Currency analysis in DARTCurrency is analyzed in the DART ion source.Photo courtesy of JEOLMost of us have heard that trace amounts of cocaine can be found on almost all U.S. one-dollar bills. What’s news is what else you could be carrying around on your paper money, things that even come as a surprise to one chemist who’s familiar with analyzing currency. 

“The cocaine is so common that what is interesting is what other substances we find,” says Dr. Robert (Chip) Cody, mass spectrometry product manager at JEOL. Cody has been analyzing currency with the company’s AccuTOF-DART ion source, which he co-invented with Jim Laramée, since the company first started testing the prototype in late 2002 and early 2003. “I saw Ritalin (the amphetamine-like ADHD drug) on a bill shortly after we started doing this.” 

He added that around a month ago, they found a powerful synthetic opiate known as fentanyl along with methadone and traces of heroin on a twenty-dollar bill. 

Over the years of analyzing U.S. dollar bills with the DART system, they’ve found a variety of other compounds that aren’t as surprising, given the cosmetics people slather onto themselves on a daily basis. Glycerin, triethanolamine (an oily ingredient found in cosmetics and inks), plasticizers, bug spray (DEET), nicotine from cigarette smoke, sunscreen, compounds from fingerprints, and ink from red markers and ballpoint pens are all things they’ve found since they got into the currency analysis game. 

Of course, Cody and his team aren’t the only ones analyzing money, and they weren’t the first to detect cocaine on dollar bills. 

“As I understand it, the FBI Lab uses the DART to detect currency-pack dye,” Cody explains. “That’s the red dye that is used to mark currency from bank robberies. It’s important to distinguish it from red marker ink that might be found on bills for less sinister reasons.” 

“The cocaine is so common that what is interesting is what other substances we find.”

Cocaine, however, was where it all started for Cody. Shortly after he and Laramée got the DART prototype working, Cody mentioned the system would be able to detect substances on surfaces, and Laramée suggested they look for cocaine on currency. 

“When I first detected it, I swabbed the bill with solvent and verified the presence of cocaine by using the more traditional approach with our GC/MS system,” Cody says. “Of course, we weren’t the first people to detect cocaine on dollar bills, but with the ease of analysis by DART, we have run the cocaine analysis routinely over several years as a ‘parlor trick’ demonstration that really fascinates visitors. 

What surprised me was how widespread the cocaine is.  At some level, it’s on every U.S. bill that has been circulated, and on a large percentage of the foreign currencies we have examined.”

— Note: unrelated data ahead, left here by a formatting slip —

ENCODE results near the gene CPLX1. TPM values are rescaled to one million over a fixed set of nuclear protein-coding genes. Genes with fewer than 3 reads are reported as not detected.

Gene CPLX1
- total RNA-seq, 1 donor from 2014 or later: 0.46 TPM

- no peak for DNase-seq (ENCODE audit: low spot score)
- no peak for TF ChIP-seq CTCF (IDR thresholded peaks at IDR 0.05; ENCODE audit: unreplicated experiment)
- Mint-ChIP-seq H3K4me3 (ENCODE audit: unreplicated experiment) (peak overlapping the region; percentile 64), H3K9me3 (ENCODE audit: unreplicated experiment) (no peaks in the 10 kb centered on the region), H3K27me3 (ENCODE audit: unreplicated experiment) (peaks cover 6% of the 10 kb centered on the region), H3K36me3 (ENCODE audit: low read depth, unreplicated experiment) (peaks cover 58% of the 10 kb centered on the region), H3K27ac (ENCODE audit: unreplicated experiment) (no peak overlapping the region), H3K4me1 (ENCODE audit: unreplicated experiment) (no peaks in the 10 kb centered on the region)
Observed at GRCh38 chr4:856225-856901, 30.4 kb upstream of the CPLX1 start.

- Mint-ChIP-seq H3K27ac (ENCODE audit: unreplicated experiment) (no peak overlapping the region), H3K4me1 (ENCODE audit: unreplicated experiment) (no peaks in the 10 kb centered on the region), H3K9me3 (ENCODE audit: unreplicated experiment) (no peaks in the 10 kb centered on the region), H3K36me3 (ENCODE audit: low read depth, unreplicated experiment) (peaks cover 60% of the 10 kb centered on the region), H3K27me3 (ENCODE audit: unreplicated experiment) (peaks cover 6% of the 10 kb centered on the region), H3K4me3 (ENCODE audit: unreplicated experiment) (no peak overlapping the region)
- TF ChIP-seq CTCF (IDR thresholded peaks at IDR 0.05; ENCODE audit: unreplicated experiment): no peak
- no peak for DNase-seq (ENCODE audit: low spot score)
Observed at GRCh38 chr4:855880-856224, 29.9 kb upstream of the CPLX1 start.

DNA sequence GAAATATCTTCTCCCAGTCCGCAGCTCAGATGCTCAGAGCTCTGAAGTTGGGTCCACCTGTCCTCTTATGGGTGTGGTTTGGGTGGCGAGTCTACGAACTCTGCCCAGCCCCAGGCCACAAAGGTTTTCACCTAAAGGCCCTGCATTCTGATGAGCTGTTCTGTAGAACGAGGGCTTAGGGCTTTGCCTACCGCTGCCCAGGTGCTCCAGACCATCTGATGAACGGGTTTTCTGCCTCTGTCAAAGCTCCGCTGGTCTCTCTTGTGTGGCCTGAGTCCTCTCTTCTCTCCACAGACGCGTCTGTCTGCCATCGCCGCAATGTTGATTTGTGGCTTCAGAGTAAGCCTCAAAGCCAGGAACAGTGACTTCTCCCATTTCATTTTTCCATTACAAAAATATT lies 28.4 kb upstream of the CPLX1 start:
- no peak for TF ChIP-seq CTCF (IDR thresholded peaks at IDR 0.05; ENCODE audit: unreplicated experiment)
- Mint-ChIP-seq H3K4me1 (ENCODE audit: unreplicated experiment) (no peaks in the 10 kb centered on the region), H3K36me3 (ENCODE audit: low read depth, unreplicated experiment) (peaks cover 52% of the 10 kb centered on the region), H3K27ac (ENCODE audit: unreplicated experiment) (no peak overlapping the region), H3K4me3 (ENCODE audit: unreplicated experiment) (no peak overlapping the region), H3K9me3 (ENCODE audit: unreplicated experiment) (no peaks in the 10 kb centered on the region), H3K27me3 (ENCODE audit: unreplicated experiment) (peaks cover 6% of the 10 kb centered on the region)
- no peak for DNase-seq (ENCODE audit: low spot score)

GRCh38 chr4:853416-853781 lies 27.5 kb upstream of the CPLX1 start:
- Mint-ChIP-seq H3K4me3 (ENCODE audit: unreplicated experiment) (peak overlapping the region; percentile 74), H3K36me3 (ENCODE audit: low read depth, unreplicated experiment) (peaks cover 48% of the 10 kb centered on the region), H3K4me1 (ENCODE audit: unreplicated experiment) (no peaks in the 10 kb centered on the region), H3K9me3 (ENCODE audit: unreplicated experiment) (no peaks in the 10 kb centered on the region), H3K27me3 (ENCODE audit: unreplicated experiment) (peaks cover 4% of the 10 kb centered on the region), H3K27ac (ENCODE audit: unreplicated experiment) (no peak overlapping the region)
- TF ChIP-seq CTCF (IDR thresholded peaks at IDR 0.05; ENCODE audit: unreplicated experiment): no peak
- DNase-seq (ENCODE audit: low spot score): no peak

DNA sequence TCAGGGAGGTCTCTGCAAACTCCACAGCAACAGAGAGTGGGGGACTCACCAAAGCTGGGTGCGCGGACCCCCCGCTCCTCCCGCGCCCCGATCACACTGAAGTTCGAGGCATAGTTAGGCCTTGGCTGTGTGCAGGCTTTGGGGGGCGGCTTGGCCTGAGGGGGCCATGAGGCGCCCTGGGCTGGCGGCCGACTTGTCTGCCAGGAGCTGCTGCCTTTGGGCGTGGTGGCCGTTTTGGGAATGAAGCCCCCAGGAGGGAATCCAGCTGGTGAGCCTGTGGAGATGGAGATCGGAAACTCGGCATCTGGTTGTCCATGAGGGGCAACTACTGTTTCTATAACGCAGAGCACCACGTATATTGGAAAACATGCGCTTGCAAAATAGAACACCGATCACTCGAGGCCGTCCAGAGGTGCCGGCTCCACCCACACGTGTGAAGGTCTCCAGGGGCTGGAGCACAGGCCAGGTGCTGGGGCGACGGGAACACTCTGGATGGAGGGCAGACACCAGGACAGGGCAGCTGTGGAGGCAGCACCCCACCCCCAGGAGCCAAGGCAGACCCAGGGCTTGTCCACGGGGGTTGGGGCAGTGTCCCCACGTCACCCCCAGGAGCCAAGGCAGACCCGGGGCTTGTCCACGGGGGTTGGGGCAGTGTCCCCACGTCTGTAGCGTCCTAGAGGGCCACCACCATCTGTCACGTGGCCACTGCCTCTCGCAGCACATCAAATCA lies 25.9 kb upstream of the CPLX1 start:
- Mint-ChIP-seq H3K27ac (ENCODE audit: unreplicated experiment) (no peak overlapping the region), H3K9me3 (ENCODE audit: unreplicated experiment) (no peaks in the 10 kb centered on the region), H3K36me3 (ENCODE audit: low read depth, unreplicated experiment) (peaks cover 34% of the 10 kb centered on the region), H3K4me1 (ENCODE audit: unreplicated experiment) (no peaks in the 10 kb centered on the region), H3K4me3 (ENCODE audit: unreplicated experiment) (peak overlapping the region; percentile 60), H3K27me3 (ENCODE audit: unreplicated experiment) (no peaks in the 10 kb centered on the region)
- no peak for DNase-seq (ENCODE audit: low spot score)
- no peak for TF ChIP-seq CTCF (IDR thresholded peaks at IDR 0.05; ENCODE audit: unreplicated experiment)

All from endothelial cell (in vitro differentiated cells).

Now in its fourth generation and celebrating its tenth anniversary as the AccuTOF DART 4G, the DART continues to detect unexpected substances on money. 

“I was able to detect methamphetamine for the first time because the new system allowed me to separate the drug from the triethanolamine, which has an exact molecular weight that is very close,” Cody says. “I also found lidocaine on one of the bills. That is a local anesthetic that is often added to street drugs because it mimics the numbing effect of cocaine.”  

But it was a recent find that surprised Cody the most of everything they discovered on the bills. 

Upon re-examining that twenty-dollar bill that had fentanyl, methadone, and heroin on it, they discovered levamisole, a pharmaceutical that veterinarians use for the treatment of worms. The substance, however, is also used as an adulterant in cocaine sold in the U.S. and Canada and is well-known to forensic chemists. Levamisole is also something you wouldn’t want in your system as it has serious health risks beyond those caused by the use of cocaine. 

spectra Spectra from DART analysis of a U.S. $20 bill.Image courtesy of JEOLThe fentanyl was the second-most unexpected drug for Cody during recent analyses of currency.  

“That’s a very powerful and very dangerous drug unless used as prescribed by a doctor,” he explains. “We were also surprised to find that the cocaine is most highly concentrated on the portrait on a dollar bill. We think that might be a result of the intaglio printing and perhaps some absorbent properties of the ink.”  

But, those worried about the potential effects of such substances being on their money have nothing to fear–according to Cody, the levels of drugs on the currency are too low to pose a threat to human health. Still, analyzing dollar bills for such substances turns up interesting forensic information, and it’s a neat way to test the latest analytical technology. 

“The currency analysis is just a convenient demonstration and a convenient test sample,” Cody says of JEOL’s currency analyses. “Nevertheless, it’s always interesting to see what new things we can find on bills as we go along.”